From the beginning, European imperialism, especially the German political apparatus, including a number of parties and foundations (especially the Konrad Adenauer Foundation of the CDU, that supervised the building of Urda) has pushed for the establishment of a government that would lead Ukraine closer to the EU and sign the Association Agreement, which strengthens the role of the German and European economy in Ukraine, with no ifs and no buts.
Just like Klitschko and Yatsenyuk they have no interest in matters getting out of control in the country. Therefore, the Western politicians are now pushing for a “reasonable balance” and “a compromise” that integrates the “Party of the Regions” and the eastern oligarchs into a future power-sharing in order to keep the country “stable”. They want a “controlled” transition of power, now that both the president and the ability of Russia to enforce its own imperial interests, are weakened.
While it looked a few months ago as if Putin was the winner in the battle for Ukraine, now Russian imperialism seems to be losing out. Putin tried to stop the planned Association Agreement with the EU by means of carrot and stick. The stick took the form of arbitrary interference with trade in 2013, an unequivocal threat to the Ukrainian government to cut off the trade routes of the eastern Ukrainian economy. The carrot was loans, to defend the country, which is beset with extreme debt and inflation, from bankruptcy.
In order to proceed against the Yanukovich government and overturn the success of Russia, the bourgeois-liberal opposition, but also the EU, tried in January to take advantage of an increasingly radical movement as a battering ram against Yanukovych. But this is now threatening to slip out of their control because it is leading to local riots, armed battles with the police and even a struggle for power.
To harness the masses to their carts, Klitschko and Yatsenyuk cannot openly express their actual social objectives, they must disguise them with talk of “freedom” and “democracy” and also take up, at least superficially, the real despair of the masses after two decades of economic and social decline. The ubiquitous despotism, of course, went on unabated even during the reign of the “Fatherland Party “, but now they take up the issues of corruption and the intimidation of political activists.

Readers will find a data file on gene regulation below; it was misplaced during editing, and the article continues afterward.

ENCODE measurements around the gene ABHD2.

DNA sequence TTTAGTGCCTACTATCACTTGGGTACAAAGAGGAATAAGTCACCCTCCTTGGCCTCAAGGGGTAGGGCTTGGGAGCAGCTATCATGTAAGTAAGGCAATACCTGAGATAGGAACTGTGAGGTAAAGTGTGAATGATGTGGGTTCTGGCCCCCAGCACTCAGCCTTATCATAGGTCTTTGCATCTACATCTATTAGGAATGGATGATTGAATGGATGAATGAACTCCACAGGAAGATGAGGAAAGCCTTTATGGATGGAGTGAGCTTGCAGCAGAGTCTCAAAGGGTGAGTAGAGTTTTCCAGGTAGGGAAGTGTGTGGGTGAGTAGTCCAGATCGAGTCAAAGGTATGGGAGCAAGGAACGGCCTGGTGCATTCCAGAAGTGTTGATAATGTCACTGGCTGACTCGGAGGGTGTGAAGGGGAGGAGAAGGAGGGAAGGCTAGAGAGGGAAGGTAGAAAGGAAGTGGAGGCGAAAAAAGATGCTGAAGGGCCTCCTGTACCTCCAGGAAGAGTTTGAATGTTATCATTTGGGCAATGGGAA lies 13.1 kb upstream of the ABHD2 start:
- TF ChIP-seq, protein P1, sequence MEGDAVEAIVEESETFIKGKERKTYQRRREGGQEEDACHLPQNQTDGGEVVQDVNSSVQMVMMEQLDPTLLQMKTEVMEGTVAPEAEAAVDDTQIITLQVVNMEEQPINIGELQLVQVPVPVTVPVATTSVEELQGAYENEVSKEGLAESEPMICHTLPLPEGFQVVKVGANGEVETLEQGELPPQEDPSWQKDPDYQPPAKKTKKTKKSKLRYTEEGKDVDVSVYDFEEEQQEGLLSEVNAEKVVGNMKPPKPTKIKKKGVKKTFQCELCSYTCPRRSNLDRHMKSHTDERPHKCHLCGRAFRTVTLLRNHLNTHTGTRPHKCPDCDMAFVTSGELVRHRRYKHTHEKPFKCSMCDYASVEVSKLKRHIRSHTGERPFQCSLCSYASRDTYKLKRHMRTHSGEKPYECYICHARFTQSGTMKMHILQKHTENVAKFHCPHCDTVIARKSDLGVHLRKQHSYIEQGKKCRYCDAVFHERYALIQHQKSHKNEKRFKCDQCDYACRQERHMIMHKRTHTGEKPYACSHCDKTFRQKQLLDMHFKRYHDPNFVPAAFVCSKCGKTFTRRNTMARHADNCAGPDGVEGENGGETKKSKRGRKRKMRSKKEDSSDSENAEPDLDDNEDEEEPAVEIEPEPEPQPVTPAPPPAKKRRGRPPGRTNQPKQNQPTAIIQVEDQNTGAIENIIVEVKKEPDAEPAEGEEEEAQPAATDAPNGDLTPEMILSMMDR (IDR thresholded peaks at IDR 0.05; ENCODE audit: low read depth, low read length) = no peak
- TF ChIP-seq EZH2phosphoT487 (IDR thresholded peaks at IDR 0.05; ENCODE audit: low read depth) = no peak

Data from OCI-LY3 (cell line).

A satellite state
Of course, for the hundreds of thousands mobilised by the opposition, the obvious question now arises, why carry on negotiating with a regime that is clearly reeling? Why do we still need a compromise with the Minister of the Interior, when the Ministry itself is occupied?
The answer is simple. The oligarchs and the EU (and ultimately Russia) want “controlled and orderly” conditions. They want a Ukraine that serves their purposes, not permanent chaos. Their fears were expressed by Günther Nonnenmacher, editor of the conservative Frankfurter Allgemeine Zeitung, in a comment on 28 January, “What if the protests against Yanukovych are successful and the opposition takes over the helm? An accelerated process to bring Ukraine closer to the EU would be extremely risky”. A coup from the streets could not only awaken “false hopes”, but also present a “wrong” model for the future.
Svoboda, by contrast, wants a “national Ukraine”, a fascist transformation of relationships. The EU is not ultimately a central concern for the Right, they prefer to indulge in the fantasy of a “Great Ukraine”, which will be free of Jews and other “inferiors” and at the same time become a major European power . Like so many utopias, this programme is as reactionary as it is a fantasy. An “independent Ukraine” or even a “Great Ukraine” is impossible because Ukrainian capitalism is simply too feeble.
The spheres of influence between, on the one hand, Germany and other leading imperialist EU member states and, on the other hand, Russia are to be redrawn. The US and, perhaps, China, will also have something to say. The only role foreseen for Ukraine is to be a satellite state of one or another imperialist power.
Whatever their other differences, this is understood by all factions of the Ukrainian oligarchs as well as the parties in the government and the bourgeois opposition. They also know that the government of a capitalist Ukraine could only manoeuvre for the foreseeable future between the EU and Russia. No matter who is in power in Kiev, the energy supply of the country depends on Russian gas and oil. Russia, alongside the EU is the largest trading partner. Already, hundreds of thousands of Ukrainians work as cheap labourers in Russia or Poland.